HTML5 is the next major revision of HTML. The last major revision, HTML4, has been a W3C Recommendation since 1997. The HTML5 draft was started in 2004. Development of HTML5 has fallen a bit behind and is still in the Working Draft stage. It should have been in the Candidate Recommendation stage by the end of 2010, but it is has now been pushed back to 2012. It is not even expected to reach W3C Recommendation until 2022 or later.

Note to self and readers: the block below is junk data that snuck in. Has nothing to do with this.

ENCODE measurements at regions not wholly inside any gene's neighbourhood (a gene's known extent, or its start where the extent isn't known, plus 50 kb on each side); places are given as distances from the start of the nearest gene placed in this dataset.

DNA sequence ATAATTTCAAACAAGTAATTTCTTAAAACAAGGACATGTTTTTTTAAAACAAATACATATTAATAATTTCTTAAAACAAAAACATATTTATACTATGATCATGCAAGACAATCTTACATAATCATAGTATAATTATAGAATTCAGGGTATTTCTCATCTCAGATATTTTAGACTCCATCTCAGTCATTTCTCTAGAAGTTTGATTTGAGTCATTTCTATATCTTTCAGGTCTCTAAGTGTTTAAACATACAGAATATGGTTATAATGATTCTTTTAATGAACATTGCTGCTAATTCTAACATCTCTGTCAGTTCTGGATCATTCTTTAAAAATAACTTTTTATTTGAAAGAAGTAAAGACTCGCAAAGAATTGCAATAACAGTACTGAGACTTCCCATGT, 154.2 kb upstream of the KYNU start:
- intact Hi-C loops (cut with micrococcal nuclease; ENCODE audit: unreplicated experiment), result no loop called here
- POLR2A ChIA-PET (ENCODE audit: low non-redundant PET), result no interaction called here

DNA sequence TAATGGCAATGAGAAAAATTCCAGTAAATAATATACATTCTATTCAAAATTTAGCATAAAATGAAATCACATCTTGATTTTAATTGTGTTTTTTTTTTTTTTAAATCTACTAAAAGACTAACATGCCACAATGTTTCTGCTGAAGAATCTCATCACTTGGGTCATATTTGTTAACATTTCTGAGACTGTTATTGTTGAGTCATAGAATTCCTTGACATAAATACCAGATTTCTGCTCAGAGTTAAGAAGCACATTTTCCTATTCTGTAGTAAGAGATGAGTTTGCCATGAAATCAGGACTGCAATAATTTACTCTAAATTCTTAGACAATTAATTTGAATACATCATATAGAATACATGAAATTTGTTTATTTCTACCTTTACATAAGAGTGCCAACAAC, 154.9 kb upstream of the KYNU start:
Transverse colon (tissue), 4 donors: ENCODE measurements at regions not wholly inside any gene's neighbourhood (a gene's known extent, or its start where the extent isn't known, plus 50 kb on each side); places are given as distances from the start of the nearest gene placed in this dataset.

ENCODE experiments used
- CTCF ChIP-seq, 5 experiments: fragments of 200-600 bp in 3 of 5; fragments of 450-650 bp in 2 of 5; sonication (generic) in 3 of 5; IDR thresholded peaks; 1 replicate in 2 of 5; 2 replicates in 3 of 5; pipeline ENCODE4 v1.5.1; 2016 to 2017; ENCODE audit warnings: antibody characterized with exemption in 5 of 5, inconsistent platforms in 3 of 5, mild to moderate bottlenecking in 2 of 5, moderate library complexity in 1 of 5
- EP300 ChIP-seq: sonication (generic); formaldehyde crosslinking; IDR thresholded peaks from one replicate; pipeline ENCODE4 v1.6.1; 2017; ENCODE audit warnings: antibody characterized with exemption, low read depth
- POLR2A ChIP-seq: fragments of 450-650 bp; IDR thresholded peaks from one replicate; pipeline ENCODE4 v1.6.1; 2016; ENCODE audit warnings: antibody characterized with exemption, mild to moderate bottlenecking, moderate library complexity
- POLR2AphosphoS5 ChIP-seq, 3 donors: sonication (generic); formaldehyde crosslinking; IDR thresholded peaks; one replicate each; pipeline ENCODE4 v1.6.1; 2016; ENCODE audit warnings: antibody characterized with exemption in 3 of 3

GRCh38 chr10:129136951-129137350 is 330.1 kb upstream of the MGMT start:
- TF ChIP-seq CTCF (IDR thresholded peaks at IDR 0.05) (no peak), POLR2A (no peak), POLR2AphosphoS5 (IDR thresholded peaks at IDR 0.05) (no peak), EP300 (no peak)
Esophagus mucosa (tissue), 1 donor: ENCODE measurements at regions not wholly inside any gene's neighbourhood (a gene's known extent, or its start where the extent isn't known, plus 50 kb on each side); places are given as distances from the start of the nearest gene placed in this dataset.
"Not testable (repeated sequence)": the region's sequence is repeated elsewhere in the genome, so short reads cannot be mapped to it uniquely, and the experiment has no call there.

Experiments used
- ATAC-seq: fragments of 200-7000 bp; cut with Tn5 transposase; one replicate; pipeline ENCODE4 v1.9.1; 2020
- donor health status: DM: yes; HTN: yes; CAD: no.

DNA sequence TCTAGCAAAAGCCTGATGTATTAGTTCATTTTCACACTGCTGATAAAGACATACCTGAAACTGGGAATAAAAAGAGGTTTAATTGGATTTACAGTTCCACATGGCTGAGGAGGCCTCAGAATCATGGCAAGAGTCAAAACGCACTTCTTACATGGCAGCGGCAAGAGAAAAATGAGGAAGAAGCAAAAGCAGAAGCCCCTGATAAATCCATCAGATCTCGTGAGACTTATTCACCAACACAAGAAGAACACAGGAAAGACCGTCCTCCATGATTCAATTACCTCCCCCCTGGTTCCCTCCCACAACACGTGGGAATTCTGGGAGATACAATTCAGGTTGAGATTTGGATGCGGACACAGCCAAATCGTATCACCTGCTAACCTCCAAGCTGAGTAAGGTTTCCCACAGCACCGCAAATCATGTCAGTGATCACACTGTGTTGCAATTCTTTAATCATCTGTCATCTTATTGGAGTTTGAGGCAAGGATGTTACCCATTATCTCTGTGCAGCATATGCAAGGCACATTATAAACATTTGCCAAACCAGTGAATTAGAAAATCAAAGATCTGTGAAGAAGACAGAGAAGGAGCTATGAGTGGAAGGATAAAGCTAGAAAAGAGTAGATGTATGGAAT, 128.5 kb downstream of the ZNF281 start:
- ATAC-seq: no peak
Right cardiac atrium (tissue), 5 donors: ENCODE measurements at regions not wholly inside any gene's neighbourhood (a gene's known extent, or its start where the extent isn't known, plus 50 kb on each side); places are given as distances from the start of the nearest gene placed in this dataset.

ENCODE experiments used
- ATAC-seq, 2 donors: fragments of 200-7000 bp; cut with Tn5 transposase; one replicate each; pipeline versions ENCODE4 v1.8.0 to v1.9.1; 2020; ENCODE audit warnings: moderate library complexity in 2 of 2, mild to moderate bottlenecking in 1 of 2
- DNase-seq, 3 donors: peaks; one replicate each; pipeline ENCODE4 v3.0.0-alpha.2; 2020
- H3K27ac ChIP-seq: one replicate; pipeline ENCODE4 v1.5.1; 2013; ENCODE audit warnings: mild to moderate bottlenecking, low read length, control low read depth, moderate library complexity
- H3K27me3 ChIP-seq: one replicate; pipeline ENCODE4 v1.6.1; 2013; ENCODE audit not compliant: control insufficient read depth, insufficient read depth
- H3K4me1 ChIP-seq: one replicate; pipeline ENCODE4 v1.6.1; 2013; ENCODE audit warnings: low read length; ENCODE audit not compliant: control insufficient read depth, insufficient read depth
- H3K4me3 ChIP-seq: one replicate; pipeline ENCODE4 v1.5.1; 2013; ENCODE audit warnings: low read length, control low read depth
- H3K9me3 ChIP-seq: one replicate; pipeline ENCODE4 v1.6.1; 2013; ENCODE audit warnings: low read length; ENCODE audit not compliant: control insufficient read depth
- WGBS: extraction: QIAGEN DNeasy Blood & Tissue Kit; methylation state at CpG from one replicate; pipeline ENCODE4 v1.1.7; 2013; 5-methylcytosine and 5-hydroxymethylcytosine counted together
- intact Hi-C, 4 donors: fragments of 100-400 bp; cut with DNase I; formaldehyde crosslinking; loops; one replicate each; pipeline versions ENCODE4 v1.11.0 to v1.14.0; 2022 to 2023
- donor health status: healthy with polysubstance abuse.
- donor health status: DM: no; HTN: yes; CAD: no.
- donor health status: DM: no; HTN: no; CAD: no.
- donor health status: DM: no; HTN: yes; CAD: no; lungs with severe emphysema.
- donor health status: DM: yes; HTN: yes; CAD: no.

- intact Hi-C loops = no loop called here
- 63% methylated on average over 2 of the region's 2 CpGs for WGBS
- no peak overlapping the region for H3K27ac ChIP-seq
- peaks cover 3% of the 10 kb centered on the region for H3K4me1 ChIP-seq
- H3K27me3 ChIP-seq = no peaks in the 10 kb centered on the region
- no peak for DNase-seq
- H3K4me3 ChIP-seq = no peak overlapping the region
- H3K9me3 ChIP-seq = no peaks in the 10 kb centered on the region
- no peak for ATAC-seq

HTML5 will bring exciting new features such as a canvas for scripting drawings, images, and animation, audio and video support, and client-side database storage. Some Flash may be replaced by HTML5, as it could eliminate the need for third-party plugins such as Adobe Flash Player and Microsoft Silverlight for video-playback, and maybe even for some Flash games. Although HTML5 won’t even read W3C Recommendation for over another decade from now, browsers are already beginning to support many of the HTML5 draft features. None are fully compliant yet, but hopefully we won’t have to wait until 2022 to see a new web. One final note, not surprisingly, Microsoft Internet Explorer 9 is the farthest behind out of the top 5 Windows and Mac browsers.